NHTSA shifts to engineering analysis in probe of Tesla Autopilot crashes into parked emergency vehicles

The U.S. National Highway Traffic Safety Administration (NHTSA) has upgraded their probe involving Teslas on Autopilot crashing into parked emergency vehicles.

According to a notice published on the Office of Defects Investigation (ODI) website on Thursday, the agency says the probe is expanding into an engineering analysis after becoming aware of additional incidents since launching their preliminary evaluation in August 2021.

Tesla on Autopilot slows down for police car with its lights activated [Video]

That preliminary evaluation initially included 11 Autopilot crashes in parked emergency vehicles since 2018. That number increased to 16 in the following months.

Of those incidents, data showed that in the majority of them Tesla’s Forward Collision Warning (FCW) system activated immediately prior to impact, and in approximately half of the incidents the Automatic Emergency Braking (AEB) was also activated.

Additional data showed that for eleven of the collisions drivers took no evasive action between 2-5 seconds prior to impact, and the vehicle reported all had their hands on the steering wheel leading up to the impact.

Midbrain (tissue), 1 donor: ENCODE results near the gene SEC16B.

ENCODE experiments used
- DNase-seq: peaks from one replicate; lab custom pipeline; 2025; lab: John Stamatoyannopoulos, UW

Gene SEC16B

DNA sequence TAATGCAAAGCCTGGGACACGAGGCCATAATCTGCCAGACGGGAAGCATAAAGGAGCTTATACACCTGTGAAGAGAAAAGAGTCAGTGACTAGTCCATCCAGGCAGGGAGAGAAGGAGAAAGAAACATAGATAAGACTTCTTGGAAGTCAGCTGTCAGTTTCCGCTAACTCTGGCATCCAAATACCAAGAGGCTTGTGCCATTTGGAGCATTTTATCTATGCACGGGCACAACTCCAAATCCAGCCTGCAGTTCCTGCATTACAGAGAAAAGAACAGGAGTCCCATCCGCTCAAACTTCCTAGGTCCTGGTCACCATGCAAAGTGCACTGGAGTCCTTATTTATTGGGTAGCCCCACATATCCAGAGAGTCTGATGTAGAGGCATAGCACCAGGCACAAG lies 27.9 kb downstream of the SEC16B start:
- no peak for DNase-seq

The Preliminary Evaluation also looked at another 191 similar crashes not involving parked emergency vehicles, which ultimately led to the upgrade to an engineering analysis.

“Although this subset of crashes is not exhaustive, the crash review identified patterns in system performance and associated driver behavior across different sets of circumstances that enable the agency to identify areas of engineering inquiry that warrant an upgrade of this Preliminary Evaluation to an Engineering Analysis (EA).”

According to the NHTSA, the analysis will “evaluate additional data sets, perform vehicle evaluations, and to explore the degree to which Autopilot and associated Tesla systems may exacerbate human factors or behavioral safety risks by undermining the effectiveness of the driver’s supervision.”

The analysis will cover approximately 830,000 Model S, Model 3, Model X, and Model Y cars built between 2014 and 2022. If enough evidence is uncovered, the NHTSA could issue a recall.

You can read the full ODI Resume (EA 22-002) below.

Previous Article

Tesla’s Autopilot is on the Federal Trade Commission’s radar

Next Article

Lawsuit reveals Model 3 in Germany with cracked jack points would fail inspections

You might be interested in …